Together, two separate corporate entities called Public Citizen, Inc. and Public Citizen Foundation, Inc., form Public Citizen. Both entities are part of the same overall organization, and this Web site refers to the two organizations collectively as Public Citizen.

Although the work of the two components overlaps, some activities are done by one component and not the other. The primary distinction is with respect to lobbying activity. Public Citizen, Inc., an IRS § 501(c)(4) entity, lobbies Congress to advance Public Citizen’s mission of protecting public health and safety, advancing government transparency, and urging corporate accountability. Public Citizen Foundation, however, is an IRS § 501(c)(3) organization. Accordingly, its ability to engage in lobbying is limited by federal law, but it may receive donations that are tax-deductible by the contributor. Public Citizen Inc. does most of the lobbying activity discussed on the Public Citizen Web site. Public Citizen Foundation performs most of the litigation and education activities discussed on the Web site.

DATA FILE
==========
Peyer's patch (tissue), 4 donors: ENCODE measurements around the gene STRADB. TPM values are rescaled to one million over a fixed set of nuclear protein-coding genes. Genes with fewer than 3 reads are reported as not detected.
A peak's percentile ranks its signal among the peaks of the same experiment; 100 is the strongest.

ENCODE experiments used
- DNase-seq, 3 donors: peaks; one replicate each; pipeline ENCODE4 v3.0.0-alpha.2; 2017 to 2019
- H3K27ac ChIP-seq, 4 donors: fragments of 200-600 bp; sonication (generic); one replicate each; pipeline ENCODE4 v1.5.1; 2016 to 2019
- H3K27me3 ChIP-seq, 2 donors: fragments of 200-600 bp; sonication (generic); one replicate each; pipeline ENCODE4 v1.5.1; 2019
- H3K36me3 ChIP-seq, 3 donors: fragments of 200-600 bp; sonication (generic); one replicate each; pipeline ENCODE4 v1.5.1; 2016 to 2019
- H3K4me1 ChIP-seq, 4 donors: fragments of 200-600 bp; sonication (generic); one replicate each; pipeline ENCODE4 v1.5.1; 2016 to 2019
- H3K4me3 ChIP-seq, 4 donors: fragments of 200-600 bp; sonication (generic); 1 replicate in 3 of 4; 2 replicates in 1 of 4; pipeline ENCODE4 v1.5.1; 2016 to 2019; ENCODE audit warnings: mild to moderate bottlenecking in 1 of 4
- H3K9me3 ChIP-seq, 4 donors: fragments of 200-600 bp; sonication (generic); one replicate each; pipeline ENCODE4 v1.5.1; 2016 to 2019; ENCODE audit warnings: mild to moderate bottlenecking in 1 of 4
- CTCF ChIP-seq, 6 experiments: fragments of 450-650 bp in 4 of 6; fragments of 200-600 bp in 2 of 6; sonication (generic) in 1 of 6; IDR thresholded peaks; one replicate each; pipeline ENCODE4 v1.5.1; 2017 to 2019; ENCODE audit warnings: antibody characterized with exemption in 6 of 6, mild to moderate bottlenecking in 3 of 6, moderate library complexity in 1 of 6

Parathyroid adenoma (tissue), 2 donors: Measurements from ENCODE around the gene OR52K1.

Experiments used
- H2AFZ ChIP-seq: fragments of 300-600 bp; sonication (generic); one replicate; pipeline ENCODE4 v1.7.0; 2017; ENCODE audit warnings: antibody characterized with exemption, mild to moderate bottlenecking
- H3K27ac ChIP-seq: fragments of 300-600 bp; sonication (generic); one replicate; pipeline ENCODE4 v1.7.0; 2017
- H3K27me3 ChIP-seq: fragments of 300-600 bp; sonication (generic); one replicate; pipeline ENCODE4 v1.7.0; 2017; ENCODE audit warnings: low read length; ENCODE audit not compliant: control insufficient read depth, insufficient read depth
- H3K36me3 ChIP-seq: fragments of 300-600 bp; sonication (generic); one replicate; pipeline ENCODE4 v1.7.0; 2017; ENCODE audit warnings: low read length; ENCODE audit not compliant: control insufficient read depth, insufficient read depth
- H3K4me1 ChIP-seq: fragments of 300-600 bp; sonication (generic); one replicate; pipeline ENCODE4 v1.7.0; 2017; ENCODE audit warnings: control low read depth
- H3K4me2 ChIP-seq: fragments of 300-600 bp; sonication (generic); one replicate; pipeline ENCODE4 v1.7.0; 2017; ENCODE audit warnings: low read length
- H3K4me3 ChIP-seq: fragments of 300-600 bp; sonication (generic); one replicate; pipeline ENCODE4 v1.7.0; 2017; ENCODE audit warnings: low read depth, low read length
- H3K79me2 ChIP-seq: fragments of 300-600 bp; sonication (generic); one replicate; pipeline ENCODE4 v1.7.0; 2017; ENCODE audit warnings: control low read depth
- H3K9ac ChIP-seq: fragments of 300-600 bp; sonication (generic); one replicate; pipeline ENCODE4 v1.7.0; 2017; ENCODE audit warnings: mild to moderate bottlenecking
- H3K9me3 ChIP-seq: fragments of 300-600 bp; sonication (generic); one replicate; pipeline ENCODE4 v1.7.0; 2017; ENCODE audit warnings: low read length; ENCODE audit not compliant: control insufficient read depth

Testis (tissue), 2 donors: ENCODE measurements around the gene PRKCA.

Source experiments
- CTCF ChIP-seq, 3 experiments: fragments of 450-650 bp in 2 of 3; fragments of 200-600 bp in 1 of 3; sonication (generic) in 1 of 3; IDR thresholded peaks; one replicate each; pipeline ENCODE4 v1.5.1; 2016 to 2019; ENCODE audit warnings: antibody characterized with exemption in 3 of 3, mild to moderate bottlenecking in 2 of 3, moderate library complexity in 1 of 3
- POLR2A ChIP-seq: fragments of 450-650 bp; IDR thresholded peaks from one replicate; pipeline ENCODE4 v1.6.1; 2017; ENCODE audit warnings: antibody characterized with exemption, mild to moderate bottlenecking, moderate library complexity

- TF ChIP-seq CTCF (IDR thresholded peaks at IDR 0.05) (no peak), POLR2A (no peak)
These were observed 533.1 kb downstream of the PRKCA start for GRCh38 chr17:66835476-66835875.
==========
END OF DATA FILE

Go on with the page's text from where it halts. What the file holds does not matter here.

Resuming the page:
You may make a contribution to Public Citizen, Inc., Public Citizen Foundation, or both. Contributions to both organizations are used to support our public interest work. However, each Public Citizen component will use only the funds contributed directly to it to carry out the activities it conducts as part of Public Citizen’s mission. Only gifts to the Foundation are tax-deductible. Individuals who want to join Public Citizen should make a contribution to Public Citizen, Inc., which will not be tax deductible.

 

To become a member of Public Citizen, click here.
To become a member and make an additional tax-deductible donation to Public Citizen Foundation, click here.